On January 25, the Monetary Authority of Singapore (MAS) surprised the market by announcing a pre-emptive, off-cycle tightening of its monetary policy (Fig 1a). Singapore’s de-facto central bank hiked the slope of the S$NEER1 policy band, increasing the pace of appreciation. The unexpected hike was triggered by the strong inflation uptrend in recent days (Fig 1b) as well as a reassessment of Singapore’s growth and inflation expectations in 2022 by the MAS.
This was only the second time in its history that the MAS has changed its policy rate at an off-cycle meeting, emphasizing the importance of the hike. While the actual size of the movement was not disclosed, economists estimated the “slight increase” equates to a 0.5% increase to the slope of the curve, suggesting a tangent of 1.00%. Meanwhile, the width and centre of the policy band remain unchanged.
In the accompanying policy statement, the MAS explained the movement was based on expectations of an above-trend 3-5% GDP rate in 2022. It projected core Consumer Price Index (CPI) to be 2-3% in 2022, significantly higher than the 1-2% estimation in last October when the bank pivoted from a neutral to a more hawkish policy stance.
Singapore’s latest inflation data was published earlier in the week and has surprised to the upside. The headline and core numbers jumped to a multi-year high of 4%y/y and 2.1%y/y respectively in December, with higher food and transportation costs being the main culprits. The recent inflation momentum has outpaced MAS’ expectations, forcing the central bank to act rapidly in order to prevent embedded inflation, especially when regional supply disruptions and expected GST tax hikes continue to buoy prospects of further price rises.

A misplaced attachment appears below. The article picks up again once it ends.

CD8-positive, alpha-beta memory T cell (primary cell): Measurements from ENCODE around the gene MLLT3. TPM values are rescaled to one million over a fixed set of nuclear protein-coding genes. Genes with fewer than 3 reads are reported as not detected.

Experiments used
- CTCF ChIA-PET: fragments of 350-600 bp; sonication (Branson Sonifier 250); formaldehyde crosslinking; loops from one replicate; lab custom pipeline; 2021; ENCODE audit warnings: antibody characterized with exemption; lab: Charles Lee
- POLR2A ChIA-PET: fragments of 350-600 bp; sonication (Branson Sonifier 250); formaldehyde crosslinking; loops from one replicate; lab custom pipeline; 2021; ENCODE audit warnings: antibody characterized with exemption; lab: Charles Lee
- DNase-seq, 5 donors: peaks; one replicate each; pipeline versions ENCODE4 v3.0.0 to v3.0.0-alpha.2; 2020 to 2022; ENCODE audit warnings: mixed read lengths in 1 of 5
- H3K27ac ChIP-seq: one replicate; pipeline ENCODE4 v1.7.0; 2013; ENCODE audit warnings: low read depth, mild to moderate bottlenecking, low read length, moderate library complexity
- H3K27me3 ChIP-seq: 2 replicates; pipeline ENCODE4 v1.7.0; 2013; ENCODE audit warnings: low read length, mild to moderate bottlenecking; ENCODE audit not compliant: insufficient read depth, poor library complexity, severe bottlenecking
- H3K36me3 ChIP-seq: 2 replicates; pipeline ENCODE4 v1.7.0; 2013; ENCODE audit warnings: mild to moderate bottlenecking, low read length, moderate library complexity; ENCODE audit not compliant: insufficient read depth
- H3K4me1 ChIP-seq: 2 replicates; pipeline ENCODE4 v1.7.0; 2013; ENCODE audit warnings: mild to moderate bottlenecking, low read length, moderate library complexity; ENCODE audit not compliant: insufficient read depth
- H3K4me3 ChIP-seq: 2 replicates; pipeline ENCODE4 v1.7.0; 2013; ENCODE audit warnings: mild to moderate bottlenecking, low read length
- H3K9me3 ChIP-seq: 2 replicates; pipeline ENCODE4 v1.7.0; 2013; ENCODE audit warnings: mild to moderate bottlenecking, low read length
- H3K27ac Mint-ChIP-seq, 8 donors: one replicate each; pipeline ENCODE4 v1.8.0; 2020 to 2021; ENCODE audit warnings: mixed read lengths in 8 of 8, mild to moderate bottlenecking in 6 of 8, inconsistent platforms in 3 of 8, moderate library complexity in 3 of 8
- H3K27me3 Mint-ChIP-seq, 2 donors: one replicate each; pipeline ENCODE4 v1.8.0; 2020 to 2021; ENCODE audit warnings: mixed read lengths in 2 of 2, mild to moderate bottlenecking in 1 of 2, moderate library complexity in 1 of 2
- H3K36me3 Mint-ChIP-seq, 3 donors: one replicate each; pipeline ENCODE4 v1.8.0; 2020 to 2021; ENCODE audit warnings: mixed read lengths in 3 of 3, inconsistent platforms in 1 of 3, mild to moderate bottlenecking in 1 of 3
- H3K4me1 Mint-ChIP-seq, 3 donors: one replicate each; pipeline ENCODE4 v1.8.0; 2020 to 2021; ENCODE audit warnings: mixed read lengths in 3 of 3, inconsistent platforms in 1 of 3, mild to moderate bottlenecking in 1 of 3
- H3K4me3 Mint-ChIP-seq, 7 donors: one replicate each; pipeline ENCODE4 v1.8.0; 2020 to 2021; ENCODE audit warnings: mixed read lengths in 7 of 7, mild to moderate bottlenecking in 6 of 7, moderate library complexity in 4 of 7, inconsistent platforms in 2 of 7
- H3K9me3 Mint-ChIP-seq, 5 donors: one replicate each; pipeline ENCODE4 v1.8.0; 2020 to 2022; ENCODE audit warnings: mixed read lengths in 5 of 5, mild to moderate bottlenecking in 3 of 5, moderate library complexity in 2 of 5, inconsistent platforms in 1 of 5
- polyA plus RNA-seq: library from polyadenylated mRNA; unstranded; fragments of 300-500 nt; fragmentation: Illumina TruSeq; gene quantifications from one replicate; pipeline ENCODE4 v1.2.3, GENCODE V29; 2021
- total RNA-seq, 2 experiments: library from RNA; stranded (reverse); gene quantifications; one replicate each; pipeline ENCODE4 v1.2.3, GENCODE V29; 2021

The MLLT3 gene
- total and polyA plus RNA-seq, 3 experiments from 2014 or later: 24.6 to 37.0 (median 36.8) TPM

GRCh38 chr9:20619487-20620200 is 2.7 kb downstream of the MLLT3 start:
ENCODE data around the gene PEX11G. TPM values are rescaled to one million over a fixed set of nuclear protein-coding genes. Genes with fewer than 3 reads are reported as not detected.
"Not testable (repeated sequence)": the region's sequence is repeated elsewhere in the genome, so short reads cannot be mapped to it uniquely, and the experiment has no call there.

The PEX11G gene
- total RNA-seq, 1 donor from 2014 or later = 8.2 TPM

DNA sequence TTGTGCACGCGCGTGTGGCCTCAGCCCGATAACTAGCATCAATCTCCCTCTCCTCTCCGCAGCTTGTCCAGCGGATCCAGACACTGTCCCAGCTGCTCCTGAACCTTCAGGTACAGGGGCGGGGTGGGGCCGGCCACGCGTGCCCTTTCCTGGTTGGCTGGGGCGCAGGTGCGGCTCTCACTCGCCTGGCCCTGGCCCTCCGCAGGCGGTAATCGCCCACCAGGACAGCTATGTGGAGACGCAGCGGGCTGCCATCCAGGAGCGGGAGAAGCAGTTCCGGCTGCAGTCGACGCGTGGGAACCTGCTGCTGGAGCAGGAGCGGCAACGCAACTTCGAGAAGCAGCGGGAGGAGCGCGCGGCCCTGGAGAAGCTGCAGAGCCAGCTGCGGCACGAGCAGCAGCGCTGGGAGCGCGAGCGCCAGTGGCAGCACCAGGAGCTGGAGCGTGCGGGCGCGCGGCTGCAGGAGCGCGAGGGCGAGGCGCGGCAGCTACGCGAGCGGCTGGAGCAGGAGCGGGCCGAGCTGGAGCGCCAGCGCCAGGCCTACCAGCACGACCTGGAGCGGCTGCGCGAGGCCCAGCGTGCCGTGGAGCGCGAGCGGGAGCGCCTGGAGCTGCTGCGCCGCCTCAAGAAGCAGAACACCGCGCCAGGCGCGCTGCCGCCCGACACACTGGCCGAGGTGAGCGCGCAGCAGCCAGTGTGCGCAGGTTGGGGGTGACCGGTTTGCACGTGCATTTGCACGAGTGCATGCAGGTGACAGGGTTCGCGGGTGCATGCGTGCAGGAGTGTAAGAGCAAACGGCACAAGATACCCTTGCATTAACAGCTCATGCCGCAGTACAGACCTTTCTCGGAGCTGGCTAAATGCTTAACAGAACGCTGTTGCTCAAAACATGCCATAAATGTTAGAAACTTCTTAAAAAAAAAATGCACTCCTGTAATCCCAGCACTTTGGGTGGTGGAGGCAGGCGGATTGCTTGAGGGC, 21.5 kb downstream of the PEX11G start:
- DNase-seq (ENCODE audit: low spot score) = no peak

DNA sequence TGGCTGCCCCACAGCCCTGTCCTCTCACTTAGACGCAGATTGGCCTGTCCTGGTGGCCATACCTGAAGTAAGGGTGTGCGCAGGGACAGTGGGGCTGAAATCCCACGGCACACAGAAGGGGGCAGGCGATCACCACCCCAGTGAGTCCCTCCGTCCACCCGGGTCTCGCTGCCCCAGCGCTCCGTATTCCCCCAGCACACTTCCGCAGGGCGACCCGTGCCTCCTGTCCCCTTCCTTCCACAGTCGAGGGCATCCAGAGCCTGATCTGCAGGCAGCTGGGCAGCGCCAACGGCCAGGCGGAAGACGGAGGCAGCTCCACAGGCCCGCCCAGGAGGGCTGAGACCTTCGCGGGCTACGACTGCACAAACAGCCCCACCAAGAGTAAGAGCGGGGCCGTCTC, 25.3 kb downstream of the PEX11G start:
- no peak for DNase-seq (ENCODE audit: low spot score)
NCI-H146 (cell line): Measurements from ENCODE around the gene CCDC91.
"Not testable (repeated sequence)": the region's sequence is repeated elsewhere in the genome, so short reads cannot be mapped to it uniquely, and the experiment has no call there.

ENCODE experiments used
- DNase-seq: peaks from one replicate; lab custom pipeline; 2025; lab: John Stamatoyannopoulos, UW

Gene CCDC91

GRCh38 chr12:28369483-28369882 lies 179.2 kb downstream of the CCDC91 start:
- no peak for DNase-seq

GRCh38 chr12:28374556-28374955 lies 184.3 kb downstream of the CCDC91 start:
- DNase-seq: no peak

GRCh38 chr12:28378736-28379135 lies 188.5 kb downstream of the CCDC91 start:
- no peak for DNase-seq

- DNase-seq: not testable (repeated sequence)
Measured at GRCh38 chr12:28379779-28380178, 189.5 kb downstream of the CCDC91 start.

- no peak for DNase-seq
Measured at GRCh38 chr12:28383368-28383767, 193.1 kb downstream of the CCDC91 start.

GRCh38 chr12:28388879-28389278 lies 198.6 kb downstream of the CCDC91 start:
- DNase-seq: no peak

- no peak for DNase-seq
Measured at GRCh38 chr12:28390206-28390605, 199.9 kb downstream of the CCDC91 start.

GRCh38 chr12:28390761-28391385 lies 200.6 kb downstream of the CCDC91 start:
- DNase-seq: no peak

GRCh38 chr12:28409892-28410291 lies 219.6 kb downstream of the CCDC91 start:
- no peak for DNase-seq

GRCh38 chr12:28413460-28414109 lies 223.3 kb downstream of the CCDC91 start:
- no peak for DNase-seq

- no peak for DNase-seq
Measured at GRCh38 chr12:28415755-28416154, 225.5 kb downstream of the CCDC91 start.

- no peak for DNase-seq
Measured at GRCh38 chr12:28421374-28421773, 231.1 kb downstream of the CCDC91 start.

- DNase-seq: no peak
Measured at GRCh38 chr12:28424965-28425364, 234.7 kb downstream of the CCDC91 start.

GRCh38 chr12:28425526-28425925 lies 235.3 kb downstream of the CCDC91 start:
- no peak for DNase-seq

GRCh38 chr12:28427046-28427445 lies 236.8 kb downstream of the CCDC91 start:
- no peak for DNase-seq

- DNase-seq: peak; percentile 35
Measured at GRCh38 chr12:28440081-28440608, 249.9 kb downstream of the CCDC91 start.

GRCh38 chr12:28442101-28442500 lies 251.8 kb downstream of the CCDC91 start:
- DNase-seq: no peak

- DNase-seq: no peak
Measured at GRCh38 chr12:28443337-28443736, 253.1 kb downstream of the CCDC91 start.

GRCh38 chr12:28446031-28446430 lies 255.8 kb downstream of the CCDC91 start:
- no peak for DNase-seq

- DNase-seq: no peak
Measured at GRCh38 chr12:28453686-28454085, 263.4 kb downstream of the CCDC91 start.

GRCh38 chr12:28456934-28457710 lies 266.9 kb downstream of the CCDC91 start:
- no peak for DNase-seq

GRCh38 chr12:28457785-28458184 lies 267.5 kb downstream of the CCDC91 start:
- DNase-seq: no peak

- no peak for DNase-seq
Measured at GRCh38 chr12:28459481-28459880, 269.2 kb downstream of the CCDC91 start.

The previous Singapore Dollar Swap Offer Rate (SOR) yield uptrend (Fig 2a) stalled in December; with yields falling and the curve steepening as liquidity conditions eased against a global backdrop of weaker SGD, stronger USD and higher US LIBOR. Immediately following the announcement by MAS, SGD appreciated slightly while both SOR and longer tenor bond yields edged higher. However, with the mid-point of the S$NEER staying above the top of MAS’ target range for the past several days, the capacity for the SGD to appreciate immediately is limited.
Nevertheless, as the negative impact of the Omicron outbreak fades and Singapore’s economy recovers further, the market continues to expect the MAS will further steepen the S$NEER slope at their official policy meeting in April. The possibility of re-centering the band has also increased. Exacerbating the MAS’ challenge is the increasing likelihood of rapid U.S. Federal Reserve rate hikes, implying Singapore’s historically hawkish central bank many need to intervene faster than previously expected to be sufficiently impactful.
For SGD cash investors, short tenor yields should continue to trend higher in the foreseeable future, albeit with a lag relative to US LIBOR (Fig 2b). We believe efficient investment diversification across cash investment options and a focus on a robust ladder of maturities will become increasingly important to achieve an optimal risk-return strategy and outcome.
1 SGD nominal effective exchange rate
Diversification does not guarantee investment returns and does not eliminate the risk of loss. Yields are not guaranteed. Positive yield does not imply positive return.